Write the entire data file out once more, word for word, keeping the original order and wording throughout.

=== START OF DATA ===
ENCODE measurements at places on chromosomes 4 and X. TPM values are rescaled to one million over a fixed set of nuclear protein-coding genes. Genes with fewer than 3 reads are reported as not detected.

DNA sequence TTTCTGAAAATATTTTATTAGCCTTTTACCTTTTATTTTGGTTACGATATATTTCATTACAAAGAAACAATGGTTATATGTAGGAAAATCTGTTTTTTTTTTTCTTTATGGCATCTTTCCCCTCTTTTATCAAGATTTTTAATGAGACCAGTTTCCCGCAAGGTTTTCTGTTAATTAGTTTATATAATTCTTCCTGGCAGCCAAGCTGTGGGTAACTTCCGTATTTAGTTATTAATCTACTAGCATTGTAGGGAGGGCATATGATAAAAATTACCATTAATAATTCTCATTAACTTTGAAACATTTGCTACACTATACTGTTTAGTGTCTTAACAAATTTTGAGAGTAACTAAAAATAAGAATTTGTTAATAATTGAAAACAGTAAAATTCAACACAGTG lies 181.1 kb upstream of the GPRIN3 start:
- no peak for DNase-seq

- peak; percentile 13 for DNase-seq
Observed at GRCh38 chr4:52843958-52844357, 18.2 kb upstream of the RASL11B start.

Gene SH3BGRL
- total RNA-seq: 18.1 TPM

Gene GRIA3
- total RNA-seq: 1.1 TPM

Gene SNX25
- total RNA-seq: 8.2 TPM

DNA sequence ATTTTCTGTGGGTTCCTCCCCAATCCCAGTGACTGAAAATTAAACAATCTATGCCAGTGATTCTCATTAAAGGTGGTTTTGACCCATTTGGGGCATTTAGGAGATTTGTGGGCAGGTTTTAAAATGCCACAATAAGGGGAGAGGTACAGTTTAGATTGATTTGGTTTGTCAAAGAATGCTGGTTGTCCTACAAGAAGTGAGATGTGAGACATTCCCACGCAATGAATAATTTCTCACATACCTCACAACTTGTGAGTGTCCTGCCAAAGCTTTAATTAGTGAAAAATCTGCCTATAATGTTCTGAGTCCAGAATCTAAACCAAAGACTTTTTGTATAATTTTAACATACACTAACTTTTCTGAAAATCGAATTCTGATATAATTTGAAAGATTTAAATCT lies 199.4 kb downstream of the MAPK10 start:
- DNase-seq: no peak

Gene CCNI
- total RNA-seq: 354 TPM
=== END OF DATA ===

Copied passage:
ENCODE measurements at places on chromosomes 4 and X. TPM values are rescaled to one million over a fixed set of nuclear protein-coding genes. Genes with fewer than 3 reads are reported as not detected.

DNA sequence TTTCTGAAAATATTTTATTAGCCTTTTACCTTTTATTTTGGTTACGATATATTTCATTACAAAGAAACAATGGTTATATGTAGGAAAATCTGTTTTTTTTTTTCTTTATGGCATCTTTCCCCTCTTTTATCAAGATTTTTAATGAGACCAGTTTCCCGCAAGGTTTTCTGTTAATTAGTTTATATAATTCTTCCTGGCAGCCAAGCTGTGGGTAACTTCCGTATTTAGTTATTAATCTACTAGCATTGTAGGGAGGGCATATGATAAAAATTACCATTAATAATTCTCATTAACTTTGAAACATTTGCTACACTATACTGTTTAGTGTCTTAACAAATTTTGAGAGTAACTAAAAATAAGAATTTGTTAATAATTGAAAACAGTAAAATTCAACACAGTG lies 181.1 kb upstream of the GPRIN3 start:
- no peak for DNase-seq

- peak; percentile 13 for DNase-seq
Observed at GRCh38 chr4:52843958-52844357, 18.2 kb upstream of the RASL11B start.

Gene SH3BGRL
- total RNA-seq: 18.1 TPM

Gene GRIA3
- total RNA-seq: 1.1 TPM

Gene SNX25
- total RNA-seq: 8.2 TPM

DNA sequence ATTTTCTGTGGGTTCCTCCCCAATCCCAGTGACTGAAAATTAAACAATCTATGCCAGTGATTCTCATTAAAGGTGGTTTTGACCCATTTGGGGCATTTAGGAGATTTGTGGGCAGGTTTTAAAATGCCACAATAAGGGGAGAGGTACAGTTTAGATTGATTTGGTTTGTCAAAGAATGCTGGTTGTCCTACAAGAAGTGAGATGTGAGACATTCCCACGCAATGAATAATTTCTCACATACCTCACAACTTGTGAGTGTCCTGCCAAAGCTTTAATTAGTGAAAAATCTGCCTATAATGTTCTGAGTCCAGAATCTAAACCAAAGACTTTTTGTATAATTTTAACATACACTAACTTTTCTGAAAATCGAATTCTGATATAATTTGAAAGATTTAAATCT lies 199.4 kb downstream of the MAPK10 start:
- DNase-seq: no peak

Gene CCNI
- total RNA-seq: 354 TPM